Cyber Security News

Mastering Password Hygiene: Your Key to Online Security

A stolen trove of passwords released on the Dark Web has been analysed, and it reveals a dangerous trend in how Aussies choose their passwords.

As members of Cyber Heroes you already know the wisdom in choosing a long, unique sophisticated password, but it seems that thousands of Australians missed the memo this year.

To demonstrate this here's the Top 5 list of stolen passwords that is full of extremely simple and predictable options along with how long it takes hackers to crack them using readily available software:

  1. 123456 (< 1 Second)
  2. admin (< 1 Second)
  3. password (< 1 Second)
  4. 1234 (< 1 Second)
  5. qwerty123 (< 1 Second)

If any of these are amongst your password list, hopefully we've got your attention. And don't worry as we're going to walk you through how you can clean things up!

And that means talking about Password Hygiene.

What is Password hygiene?

It refers to the set of practices and habits individuals and organisations adopt to ensure the security and cleanliness of their passwords.

Just as personal hygiene involves routines to maintain cleanliness and health, password hygiene involves routines and best practices to maintain the security and integrity of passwords.

It encompasses various actions and behaviours aimed at protecting accounts and sensitive information from unauthorised access and cyber threats.

Here are 7 examples of good password hygiene practices:


Use Strong and Unique Passwords

Create passwords that are long, complex, and difficult to guess. Avoid using common words, phrases, or easily guessable information like birthdays. A strong password typically includes a mix of upper and lower-case letters, numbers, and special characters.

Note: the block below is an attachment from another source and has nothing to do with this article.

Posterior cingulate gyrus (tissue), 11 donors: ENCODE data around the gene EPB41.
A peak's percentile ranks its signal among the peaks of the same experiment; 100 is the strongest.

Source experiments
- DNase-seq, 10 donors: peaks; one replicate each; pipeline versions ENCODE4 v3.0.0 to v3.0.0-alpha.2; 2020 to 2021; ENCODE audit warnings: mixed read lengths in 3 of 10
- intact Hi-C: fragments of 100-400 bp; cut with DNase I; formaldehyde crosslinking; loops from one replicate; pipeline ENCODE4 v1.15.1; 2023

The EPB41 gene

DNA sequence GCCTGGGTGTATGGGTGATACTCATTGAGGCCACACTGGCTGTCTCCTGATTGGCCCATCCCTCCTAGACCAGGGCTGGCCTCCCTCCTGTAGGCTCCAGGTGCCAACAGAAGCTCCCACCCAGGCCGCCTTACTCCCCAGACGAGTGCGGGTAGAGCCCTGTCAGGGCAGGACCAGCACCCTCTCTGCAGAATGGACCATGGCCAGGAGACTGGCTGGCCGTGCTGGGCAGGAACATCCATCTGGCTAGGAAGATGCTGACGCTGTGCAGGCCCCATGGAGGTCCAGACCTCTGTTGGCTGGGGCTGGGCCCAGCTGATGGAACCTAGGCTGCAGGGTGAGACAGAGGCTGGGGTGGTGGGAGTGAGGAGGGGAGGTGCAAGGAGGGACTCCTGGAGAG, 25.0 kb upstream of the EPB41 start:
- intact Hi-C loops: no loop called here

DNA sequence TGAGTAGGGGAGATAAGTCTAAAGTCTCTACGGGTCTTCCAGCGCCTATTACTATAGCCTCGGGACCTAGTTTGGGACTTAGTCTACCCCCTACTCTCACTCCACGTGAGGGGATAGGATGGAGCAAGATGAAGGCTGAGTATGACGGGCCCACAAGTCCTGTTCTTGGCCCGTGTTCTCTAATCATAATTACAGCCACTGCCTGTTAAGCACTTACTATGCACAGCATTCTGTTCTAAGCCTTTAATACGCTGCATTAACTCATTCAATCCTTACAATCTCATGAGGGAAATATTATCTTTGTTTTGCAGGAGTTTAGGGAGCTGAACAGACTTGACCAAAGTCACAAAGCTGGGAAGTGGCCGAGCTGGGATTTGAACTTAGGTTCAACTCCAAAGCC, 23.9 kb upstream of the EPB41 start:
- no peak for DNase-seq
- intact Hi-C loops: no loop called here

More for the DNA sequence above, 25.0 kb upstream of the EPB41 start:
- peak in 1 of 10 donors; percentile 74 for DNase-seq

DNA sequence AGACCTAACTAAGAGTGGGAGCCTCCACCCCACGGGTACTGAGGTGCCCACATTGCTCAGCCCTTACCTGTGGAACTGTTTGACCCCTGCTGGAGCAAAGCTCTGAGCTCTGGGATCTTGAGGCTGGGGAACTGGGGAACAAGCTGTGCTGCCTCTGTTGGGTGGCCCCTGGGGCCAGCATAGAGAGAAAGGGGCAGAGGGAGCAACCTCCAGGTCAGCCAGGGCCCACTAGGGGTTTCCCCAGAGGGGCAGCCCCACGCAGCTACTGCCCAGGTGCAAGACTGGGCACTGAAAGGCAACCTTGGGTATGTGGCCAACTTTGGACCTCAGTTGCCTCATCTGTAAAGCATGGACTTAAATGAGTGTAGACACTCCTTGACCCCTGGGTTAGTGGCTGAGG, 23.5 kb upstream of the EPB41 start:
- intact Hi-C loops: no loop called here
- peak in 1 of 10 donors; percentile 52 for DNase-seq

Avoid Using Easily Guessable Information

Do not use easily accessible or publicly available information such as your name, username, or common words as part of your password. Attackers often use automated tools that can quickly guess these types of passwords.


Use a Passphrase

Consider using a passphrase, which is a longer sequence of random words or a sentence. Passphrase's can be both strong and memorable. For example, I like brown dogs can become !L!keBr@wnD@g5 - you can adopt your own 'code' for passphrase's that are easy for you to remember, but nobody else will have a clue.


Enable Multi-factor Authentication (MFA)

Whenever possible, enable MFA for your online accounts. MFA adds an extra layer of security by requiring you to provide something you know (your password) and something you have (e.g., a smartphone or hardware token) to log in.


Don't Reuse Passwords

Avoid using the same password for multiple accounts. If one account is compromised, it can put all your other accounts at risk. Use a password manager such as 1Password to help you keep track of unique passwords for each account.


Regularly Update Passwords

Change your passwords periodically, especially for critical accounts. This can help protect against unauthorised access, particularly if a password has been compromised in a data breach. We recommend changing passwords every three to six months.


Use a Password Manager

Consider using a password manager such as 1Password to generate, store, and autofill your passwords. Password managers can help you create and manage strong, unique passwords for each of your accounts, making it easier to maintain good password hygiene.

In addition to these practices, it's essential to stay vigilant for phishing scams and other social engineering attacks that attempt to trick you into revealing your password or other sensitive information.

By following good password hygiene practices and being cautious online, you can significantly enhance your digital security.

Don't be 'too busy' to clean up your password situation - start with your most important (such as banking and emails) and commit to changing 3 a day for the next month!